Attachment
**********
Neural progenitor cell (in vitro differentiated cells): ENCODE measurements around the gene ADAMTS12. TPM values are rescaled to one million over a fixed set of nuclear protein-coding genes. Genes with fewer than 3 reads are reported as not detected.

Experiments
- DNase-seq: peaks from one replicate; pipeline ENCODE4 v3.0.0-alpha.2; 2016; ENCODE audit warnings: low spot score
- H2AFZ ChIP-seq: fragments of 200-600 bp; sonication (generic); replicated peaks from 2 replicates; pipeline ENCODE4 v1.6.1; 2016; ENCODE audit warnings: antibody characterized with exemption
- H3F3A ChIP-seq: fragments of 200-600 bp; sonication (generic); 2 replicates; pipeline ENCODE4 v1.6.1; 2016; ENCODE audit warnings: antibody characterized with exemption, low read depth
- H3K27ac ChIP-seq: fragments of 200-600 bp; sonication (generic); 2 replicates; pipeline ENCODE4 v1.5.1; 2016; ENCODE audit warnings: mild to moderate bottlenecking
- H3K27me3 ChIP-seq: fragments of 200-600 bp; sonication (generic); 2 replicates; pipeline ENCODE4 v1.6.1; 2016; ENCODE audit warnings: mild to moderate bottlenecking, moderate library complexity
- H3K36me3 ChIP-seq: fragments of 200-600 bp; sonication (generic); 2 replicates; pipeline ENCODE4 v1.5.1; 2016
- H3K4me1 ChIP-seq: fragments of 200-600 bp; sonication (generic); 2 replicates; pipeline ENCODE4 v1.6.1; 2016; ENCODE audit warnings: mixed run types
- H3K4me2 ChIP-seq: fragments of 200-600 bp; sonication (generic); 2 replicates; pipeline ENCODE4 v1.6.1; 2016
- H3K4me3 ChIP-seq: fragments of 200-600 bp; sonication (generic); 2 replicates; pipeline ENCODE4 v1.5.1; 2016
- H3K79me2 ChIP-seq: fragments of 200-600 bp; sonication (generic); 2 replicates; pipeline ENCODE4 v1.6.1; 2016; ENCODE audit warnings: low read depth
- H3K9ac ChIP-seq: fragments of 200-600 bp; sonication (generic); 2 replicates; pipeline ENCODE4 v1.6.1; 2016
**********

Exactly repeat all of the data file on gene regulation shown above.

Neural progenitor cell (in vitro differentiated cells): ENCODE measurements around the gene ADAMTS12. TPM values are rescaled to one million over a fixed set of nuclear protein-coding genes. Genes with fewer than 3 reads are reported as not detected.

Experiments
- DNase-seq: peaks from one replicate; pipeline ENCODE4 v3.0.0-alpha.2; 2016; ENCODE audit warnings: low spot score
- H2AFZ ChIP-seq: fragments of 200-600 bp; sonication (generic); replicated peaks from 2 replicates; pipeline ENCODE4 v1.6.1; 2016; ENCODE audit warnings: antibody characterized with exemption
- H3F3A ChIP-seq: fragments of 200-600 bp; sonication (generic); 2 replicates; pipeline ENCODE4 v1.6.1; 2016; ENCODE audit warnings: antibody characterized with exemption, low read depth
- H3K27ac ChIP-seq: fragments of 200-600 bp; sonication (generic); 2 replicates; pipeline ENCODE4 v1.5.1; 2016; ENCODE audit warnings: mild to moderate bottlenecking
- H3K27me3 ChIP-seq: fragments of 200-600 bp; sonication (generic); 2 replicates; pipeline ENCODE4 v1.6.1; 2016; ENCODE audit warnings: mild to moderate bottlenecking, moderate library complexity
- H3K36me3 ChIP-seq: fragments of 200-600 bp; sonication (generic); 2 replicates; pipeline ENCODE4 v1.5.1; 2016
- H3K4me1 ChIP-seq: fragments of 200-600 bp; sonication (generic); 2 replicates; pipeline ENCODE4 v1.6.1; 2016; ENCODE audit warnings: mixed run types
- H3K4me2 ChIP-seq: fragments of 200-600 bp; sonication (generic); 2 replicates; pipeline ENCODE4 v1.6.1; 2016
- H3K4me3 ChIP-seq: fragments of 200-600 bp; sonication (generic); 2 replicates; pipeline ENCODE4 v1.5.1; 2016
- H3K79me2 ChIP-seq: fragments of 200-600 bp; sonication (generic); 2 replicates; pipeline ENCODE4 v1.6.1; 2016; ENCODE audit warnings: low read depth
- H3K9ac ChIP-seq: fragments of 200-600 bp; sonication (generic); 2 replicates; pipeline ENCODE4 v1.6.1; 2016